It’s time to put G20 anti-corruption commitments into practice, say campaigners

Issued by Transparency International Secretariat



Transparency International (TI) and Global Witness, together with 76 other organisations from around the world, have signed a letter to the Group of 20 leading economies calling for swift implementation of the G20’s Anti-Corruption Action Plan, published last November.

Huguette Labelle, chair of TI, said: “The time to act is now. On the streets of Cairo and Tunis we have seen crowds calling for an end to corruption. The G20 has said it would lead by example. People are rightly concerned about the alleged wealth of former heads of state in Egypt and Tunisia. G20 countries should be doing everything they can to ensure any illicit financial flows are stopped and investigated.”

Gavin Hayman, director of campaigns at Global Witness stressed: “G20 countries need to do much more to ensure that they are not providing safe haven to corrupt politicians or their dirty money. The G20 Anti-Corruption Action Plan is welcome, but as yet it lacks detail and a clear timeframe for implementation. At a time when people around the world are looking for ways to restore trust in governments and the financial system, transparency should be at the heart of the G20’s reform agenda.”

Corruption perpetuates poverty, impedes economic growth and fosters instability. Sustainable development can only be achieved based on the rule of law and a sound, well regulated, accountable, financial system. This is not possible without tackling corruption.

The letter makes a series of recommendations on each area covered by the Action Plan, for example on how to curb banks’ ability to accept corrupt funds, implement the UN Convention Against Corruption (UNCAC), and protect whistleblowers. The key theme is the importance of greater transparency, as well as the need for civil society input into the G20 process.

Two of our recommendations – registries of the beneficial owners/controllers of companies and trusts; and companies reporting their accounts on a country-by-country basis – would provide investors, citizens and government agencies with crucial information to tackle financial crime and tax dodging.

Four G20 countries have yet to ratify UNCAC – Germany, Japan, India and Saudi Arabia.

Notes to editors:

Read the joint NGO letter to the G20

Read Global Witness’ and Transparency International’s letter to Christine Legarde on the G20’s anti-corruption efforts


For any press enquiries please contact

Deborah Wise Unger, Media and Public Relations Manager
Transparency International
T:+49 30 34 38 20 666
E:.(JavaScript must be enabled to view this email address)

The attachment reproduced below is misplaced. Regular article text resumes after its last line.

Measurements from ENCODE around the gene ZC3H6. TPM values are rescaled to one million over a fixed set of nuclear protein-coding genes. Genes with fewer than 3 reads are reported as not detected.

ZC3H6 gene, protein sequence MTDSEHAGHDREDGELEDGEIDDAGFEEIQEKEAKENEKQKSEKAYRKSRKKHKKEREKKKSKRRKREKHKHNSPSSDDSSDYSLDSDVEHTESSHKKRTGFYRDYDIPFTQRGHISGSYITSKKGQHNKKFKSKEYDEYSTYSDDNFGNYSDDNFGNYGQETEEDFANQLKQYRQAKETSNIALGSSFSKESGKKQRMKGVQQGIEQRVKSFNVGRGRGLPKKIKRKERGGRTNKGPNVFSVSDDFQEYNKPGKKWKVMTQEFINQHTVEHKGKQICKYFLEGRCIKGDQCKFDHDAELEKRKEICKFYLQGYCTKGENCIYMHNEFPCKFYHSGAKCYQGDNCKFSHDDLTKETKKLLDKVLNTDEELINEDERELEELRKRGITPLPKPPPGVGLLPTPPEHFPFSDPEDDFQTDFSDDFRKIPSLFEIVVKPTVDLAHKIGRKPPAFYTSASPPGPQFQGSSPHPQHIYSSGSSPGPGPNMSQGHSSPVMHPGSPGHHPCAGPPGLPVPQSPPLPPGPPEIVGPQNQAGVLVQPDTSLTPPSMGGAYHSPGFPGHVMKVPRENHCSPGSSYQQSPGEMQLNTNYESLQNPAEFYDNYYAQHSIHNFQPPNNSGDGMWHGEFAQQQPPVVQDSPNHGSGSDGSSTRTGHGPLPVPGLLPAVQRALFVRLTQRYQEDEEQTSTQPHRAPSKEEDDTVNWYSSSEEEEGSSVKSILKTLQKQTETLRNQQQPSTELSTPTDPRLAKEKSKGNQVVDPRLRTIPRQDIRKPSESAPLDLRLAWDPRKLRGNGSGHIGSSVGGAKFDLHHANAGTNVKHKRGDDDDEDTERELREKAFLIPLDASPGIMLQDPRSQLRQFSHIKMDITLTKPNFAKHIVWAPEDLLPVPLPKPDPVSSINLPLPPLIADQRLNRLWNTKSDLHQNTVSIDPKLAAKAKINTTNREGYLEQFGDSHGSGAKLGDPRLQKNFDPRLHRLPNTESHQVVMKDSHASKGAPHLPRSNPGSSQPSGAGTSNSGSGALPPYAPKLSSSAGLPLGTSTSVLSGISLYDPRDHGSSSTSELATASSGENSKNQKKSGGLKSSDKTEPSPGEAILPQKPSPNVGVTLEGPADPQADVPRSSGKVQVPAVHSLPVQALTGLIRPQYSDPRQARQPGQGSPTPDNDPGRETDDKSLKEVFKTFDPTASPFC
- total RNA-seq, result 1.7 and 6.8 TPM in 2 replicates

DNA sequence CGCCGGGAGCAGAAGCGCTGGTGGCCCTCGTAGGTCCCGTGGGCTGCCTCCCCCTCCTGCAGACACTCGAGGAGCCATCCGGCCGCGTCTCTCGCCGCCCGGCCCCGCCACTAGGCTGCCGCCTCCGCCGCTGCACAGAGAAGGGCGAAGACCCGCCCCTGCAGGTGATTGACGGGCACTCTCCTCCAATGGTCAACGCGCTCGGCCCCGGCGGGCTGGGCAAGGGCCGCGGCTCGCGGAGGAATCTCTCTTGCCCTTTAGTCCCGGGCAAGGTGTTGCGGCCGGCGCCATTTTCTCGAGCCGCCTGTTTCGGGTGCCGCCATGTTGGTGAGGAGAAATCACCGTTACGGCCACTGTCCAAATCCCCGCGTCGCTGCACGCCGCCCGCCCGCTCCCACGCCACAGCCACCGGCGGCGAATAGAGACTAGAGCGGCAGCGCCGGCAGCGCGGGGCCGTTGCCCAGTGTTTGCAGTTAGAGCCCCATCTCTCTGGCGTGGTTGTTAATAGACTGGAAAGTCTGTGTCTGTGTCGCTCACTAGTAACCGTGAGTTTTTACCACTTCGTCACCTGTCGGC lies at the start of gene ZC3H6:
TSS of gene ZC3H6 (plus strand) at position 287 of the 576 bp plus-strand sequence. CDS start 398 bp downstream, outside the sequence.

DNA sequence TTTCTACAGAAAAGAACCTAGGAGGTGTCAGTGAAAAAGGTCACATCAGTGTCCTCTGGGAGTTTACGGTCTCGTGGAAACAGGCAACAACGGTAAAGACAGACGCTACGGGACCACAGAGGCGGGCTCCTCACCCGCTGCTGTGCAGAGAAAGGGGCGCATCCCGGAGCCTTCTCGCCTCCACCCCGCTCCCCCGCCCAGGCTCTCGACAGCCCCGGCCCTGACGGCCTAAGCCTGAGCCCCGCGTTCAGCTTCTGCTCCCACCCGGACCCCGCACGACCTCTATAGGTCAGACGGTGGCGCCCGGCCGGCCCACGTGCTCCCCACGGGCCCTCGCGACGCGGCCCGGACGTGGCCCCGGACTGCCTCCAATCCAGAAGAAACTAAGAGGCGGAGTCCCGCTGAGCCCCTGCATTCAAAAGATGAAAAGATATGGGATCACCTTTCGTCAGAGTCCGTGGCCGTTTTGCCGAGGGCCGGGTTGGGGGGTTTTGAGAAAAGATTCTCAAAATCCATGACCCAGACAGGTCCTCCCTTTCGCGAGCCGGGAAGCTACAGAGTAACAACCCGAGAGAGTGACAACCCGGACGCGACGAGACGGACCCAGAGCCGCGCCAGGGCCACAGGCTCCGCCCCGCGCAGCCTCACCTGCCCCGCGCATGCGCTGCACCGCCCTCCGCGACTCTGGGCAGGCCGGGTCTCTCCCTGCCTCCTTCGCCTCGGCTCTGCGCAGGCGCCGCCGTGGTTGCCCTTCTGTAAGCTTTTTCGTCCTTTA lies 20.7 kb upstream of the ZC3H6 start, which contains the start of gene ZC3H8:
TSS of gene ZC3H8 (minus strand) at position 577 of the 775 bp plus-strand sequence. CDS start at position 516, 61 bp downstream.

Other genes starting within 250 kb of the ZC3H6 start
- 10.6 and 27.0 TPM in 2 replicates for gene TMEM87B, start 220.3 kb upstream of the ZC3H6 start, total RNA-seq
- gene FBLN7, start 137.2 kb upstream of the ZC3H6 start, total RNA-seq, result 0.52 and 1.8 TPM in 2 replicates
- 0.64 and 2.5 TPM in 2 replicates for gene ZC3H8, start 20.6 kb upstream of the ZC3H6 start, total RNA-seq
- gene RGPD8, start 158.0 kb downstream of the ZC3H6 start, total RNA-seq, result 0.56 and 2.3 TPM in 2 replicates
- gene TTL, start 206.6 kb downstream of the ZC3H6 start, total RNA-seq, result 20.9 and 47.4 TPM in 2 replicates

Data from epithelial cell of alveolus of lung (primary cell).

Global Witness
Robert Palmer
T:+44 20 7492 5860
E:.(JavaScript must be enabled to view this email address)

Latest

Support Transparency International

#18IACC: Call for workshop proposals now open!

The 18th edition of the International Anti-Corruption Conference to take place in Copenhagen from 22-24 October 2018 is thrilled to announce that the call for workshop proposals is now open. Help us shape the #18IACC agenda! Anyone interested in the fight against corruption is welcome to submit a proposal.

Journalists for Transparency (J4T)

Journalists for Transparency (J4T) is a collective of journalists and storytellers that seeks to explore issues of transparency and corruption around the globe. Check out their latest stories here! 

Promise and peril: blockchain, Bitcoin and the fight against corruption

Bitcoin and the blockchain technology that drives it are among the most disruptive digital innovations to have emerged in recent years. We take a look at the potential of blockchain in anti-corruption efforts.

Former vice-president on trial: a watershed moment for Portugal and Angola

Manuel Vicente is the former head of the all-powerful Angolan state oil company Sonangol and was, until a few months ago, the vice-president of Angola. Now he is the main target of a high-profile corruption case in Lisbon.

The theme for the 18th edition of the International Anti-Corruption Conference (IACC) is announced

Building on the priorities set out in the Panama Declaration, the 18th IACC in Denmark from 22 to 24 October 2018 will move the pledge of acting together now to concrete action.

A new home for our corruption research

Transparency International is excited to announce the launch of the Knowledge Hub, a dedicated online space for our research.

Pardon me? Presidential clemency and impunity for grand corruption

Recent events in Brazil and Peru have shone a spotlight on the issue of presidential pardons in cases of grand corruption. Read more to find out the best practices that legislators can use to ensure that pardons are not abused for political purposes.

Stopping Dirty Money: the Global Effective-O-Meter

As of January 2018, global effectiveness at stopping money laundering stands at 32% effectiveness.

Corruption in the USA: The difference a year makes

A new survey by Transparency International shows that the US government has a long way to go to win back citizens’ trust.

Social Media

Follow us on Social Media

Would you like to know more?

Sign up to stay informed about corruption news and our work around the world